Quantum Error Correcting Codes

This work is funded by ANR project “C.O.C.Q.”

Richard Feynman was the first physicist to coin the idea of using quantum systems for processing information. This idead has developed since then into an exciting research area (with links to cryptography to complexity theory etc.). For instance quantum computer should be able to efficiently solve several “hard” problems such as integer factorization, a process which makes it possible to crack cryptographic schemes very quickly. In order to take advantage of the quantum nature of physical systems to process information, it is however mandatory to protect them from unwanted evolutions. If quantum registers that are not protected from noise, the very fragile superpositions required for efficiently manipulating quantum information tend to disappear exponentially fast with the number of qubits involved. This effect – called decoherence – can nonetheless be reduced by using quantum error correcting codes. Peter Shor was the first one to propose a correcting scheme in 1995, followed by the introduction of the stabilizer formalism by Gottesman in 1997. It has also been shown that quantum information processing can be done fault-tolerantly (would be feasible even in the presence of – rare enough – qubit errors and gate faults)

In spite of these important results, properties of quantum channels and codes are less well understood than is the case with their classical counterparts. With D. Declercq (ETIS) and J.P. Tillich (INRIA/CODES) we try to devise versatile constructions of quantum codes inspired by the best classical codes, and analyze their performance. Among the most prominent families of classical codes for which it is interesting to obtain a quantum analogue are LDPC codes and turbo-codes. These have created a breakthrough in coding theory, mostly because for a large class of channels and with an iterative decoding algorithm of reasonable complexity they display astonishing performance at rates extremely close to the Shannon limit. We thus aim at proposing good quantum versions of these two families of classical codes. The main goal here is to find quantum LDPC and turbo-code families of non vanishing rate, unbounded minimum distance and good iterative decoding performance.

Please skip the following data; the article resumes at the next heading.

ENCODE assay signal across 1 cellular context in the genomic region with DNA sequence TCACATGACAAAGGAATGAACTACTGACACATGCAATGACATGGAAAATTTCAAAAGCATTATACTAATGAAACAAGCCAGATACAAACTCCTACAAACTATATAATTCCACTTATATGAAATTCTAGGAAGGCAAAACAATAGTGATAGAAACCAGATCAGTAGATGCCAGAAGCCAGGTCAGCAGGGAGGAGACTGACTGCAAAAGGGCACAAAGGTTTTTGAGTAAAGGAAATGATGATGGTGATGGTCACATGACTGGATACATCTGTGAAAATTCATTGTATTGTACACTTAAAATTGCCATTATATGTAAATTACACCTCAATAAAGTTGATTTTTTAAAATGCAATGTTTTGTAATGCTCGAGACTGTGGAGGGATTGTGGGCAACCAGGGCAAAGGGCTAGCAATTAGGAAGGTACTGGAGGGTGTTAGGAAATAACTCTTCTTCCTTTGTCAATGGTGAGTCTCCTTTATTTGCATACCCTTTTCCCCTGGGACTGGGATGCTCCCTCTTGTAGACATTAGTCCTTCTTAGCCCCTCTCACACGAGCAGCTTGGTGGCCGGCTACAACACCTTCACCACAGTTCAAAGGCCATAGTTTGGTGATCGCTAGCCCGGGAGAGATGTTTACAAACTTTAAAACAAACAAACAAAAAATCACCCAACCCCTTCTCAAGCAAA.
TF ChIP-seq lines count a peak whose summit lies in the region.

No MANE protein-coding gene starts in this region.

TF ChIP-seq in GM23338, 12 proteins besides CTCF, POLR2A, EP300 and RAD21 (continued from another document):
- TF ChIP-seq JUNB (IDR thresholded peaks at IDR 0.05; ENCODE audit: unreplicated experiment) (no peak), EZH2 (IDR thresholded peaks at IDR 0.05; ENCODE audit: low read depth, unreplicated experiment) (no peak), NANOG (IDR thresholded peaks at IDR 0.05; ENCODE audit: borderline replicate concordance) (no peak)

Designing pure quantum decoding algorithms We are seeking improvements to iterative decoding algorithms which are used to decode QECCs. There is some substantial gain in performance which can be expected here because quantum LDPC codes have necessarily many small cycles in their Tanner graph which degrade iterative decoding performance. We are working on a better local decoding operations based on generalized belief propagation techniques to overcome the presence of such small cycles.